Thursday 22 March 2018

5 Fun Gifts For Feminist Kids

As the mother of two young girls, I can tell you that girls get a lot of princess crap for their birthday. Books and jigsaws and Playdoh kits, all Princess themed, as though girls couldn’t possibly be interested in anything without the help of a glittery tiara. It’s somewhat depressing. And I say that as somebody who is openly anti-Princess, so I imagine other girls get even more Princess stuff without being held back by their feminist mothers.

If you’re looking for something a little more imaginative, perhaps something that will help the little girl in your life grow into a fierce woman, here are a few suggestions for gifts for feminist kids:

Every house should have a copy of the Rebel Girls books. In fact, hotels should have a copy in the bedside drawer. Rebel Girls is the bible for modern young feminists. Each book features 100 inspiring women from all walks of life. Whether you’re a budding mathematician, the next Beyonce, or hoping to save the world from climate change, you’ll find women to inspire and amaze you.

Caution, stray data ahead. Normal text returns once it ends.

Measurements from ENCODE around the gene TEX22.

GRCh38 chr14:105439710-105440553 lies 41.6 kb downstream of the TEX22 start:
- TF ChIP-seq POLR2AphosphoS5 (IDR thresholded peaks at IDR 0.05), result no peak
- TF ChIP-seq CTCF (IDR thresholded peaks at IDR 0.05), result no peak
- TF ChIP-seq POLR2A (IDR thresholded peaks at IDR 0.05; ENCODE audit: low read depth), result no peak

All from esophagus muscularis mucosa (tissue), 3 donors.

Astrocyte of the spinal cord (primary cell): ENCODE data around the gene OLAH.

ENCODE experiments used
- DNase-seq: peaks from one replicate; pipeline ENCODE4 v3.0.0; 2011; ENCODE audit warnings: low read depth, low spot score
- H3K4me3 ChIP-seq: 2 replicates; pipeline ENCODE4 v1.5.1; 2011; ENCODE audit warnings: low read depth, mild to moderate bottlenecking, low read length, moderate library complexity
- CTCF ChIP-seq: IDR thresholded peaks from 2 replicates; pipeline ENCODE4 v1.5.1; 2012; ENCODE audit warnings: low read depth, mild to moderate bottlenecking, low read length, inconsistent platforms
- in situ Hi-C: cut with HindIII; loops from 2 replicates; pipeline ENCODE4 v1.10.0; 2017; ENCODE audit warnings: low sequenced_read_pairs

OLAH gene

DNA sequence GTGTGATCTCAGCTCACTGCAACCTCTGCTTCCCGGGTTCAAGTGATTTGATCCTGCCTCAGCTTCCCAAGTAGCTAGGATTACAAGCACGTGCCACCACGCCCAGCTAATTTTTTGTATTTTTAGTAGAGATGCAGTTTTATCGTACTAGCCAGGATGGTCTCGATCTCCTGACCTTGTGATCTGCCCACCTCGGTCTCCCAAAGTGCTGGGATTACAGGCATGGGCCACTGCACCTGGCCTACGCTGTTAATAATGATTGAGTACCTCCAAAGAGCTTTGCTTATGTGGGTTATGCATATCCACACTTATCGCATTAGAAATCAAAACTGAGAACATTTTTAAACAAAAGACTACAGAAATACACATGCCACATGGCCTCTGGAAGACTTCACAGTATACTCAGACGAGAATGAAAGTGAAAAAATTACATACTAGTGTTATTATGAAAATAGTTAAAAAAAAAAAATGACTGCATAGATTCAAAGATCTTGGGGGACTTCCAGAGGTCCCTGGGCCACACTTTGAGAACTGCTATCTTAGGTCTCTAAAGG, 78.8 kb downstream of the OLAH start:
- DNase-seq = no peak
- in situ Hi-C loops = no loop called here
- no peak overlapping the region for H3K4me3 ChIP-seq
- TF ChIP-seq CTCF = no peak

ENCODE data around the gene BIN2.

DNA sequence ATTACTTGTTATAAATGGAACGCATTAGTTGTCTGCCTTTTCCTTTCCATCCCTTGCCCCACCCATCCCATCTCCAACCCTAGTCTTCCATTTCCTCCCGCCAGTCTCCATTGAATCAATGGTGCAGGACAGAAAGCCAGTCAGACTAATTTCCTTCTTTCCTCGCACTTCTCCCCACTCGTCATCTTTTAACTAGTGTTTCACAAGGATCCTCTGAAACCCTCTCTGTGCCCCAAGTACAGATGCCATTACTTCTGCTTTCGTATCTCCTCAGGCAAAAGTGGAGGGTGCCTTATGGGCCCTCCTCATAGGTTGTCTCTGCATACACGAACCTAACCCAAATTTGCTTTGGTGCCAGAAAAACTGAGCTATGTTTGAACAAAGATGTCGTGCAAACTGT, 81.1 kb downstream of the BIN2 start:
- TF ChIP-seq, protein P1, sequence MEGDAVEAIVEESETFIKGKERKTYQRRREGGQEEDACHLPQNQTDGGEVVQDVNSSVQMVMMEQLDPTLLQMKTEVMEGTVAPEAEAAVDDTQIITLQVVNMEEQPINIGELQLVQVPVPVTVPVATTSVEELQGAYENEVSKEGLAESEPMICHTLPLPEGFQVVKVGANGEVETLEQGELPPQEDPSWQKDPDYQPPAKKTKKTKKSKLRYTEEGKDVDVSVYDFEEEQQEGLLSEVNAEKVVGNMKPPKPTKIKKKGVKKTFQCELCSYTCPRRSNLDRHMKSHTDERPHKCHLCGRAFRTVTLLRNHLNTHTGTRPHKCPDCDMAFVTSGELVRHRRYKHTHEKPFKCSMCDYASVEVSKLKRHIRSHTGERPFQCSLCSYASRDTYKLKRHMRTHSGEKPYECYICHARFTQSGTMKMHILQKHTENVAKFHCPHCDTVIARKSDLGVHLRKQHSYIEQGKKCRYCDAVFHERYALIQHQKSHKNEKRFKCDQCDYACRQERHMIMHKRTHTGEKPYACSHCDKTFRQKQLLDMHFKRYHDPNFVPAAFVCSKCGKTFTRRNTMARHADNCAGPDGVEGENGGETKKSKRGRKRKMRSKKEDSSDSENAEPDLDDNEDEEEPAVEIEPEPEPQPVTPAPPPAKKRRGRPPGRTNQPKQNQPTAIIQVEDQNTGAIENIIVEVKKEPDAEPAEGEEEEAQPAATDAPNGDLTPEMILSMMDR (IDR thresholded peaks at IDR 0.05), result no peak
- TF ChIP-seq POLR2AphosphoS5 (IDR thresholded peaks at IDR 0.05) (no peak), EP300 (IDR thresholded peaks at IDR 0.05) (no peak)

The young feminists in your life probably already have the first book, but the sequel has only recently hit the shelves in the UK so this would make an excellent gift.

Shuri is sassy, clever, brave and strong. She’s arguably a pretty radical feminist role model. Superhero games are always popular on the playground and it’s not hard to see why. Superheroes have magical powers and spend their lives battling evil, so it’s no wonder kids like pretending to be their favourite superheroes. This Pop Vinyl Shuri figurine will help your budding feminist to get lost in imaginative play.

Lego is brilliant for inspiring creativity, play and building know-how. By the time girls leave primary school, most have already decided they’re no good at maths and science. Not because it’s true, but because these beliefs are widely held in society and they filter down to kids. This sought-after Lego kit celebrates inspiring women from Nasa including Sally Ride who famously did not need 100 tampons for her six day mission in space (best story ever).

4. A Microscope
All budding feminists need a microscope. They can be used for scientific research, for animal tracking and to play spies with. They are an essential piece of kit to any young feminist. Ebony got one for Christmas along with a bunch of spare slides so she can collect things to look at. There are loads of different microscopes on the market so make sure you read the reviews to pick the one that sounds best suited to your mini-feminist.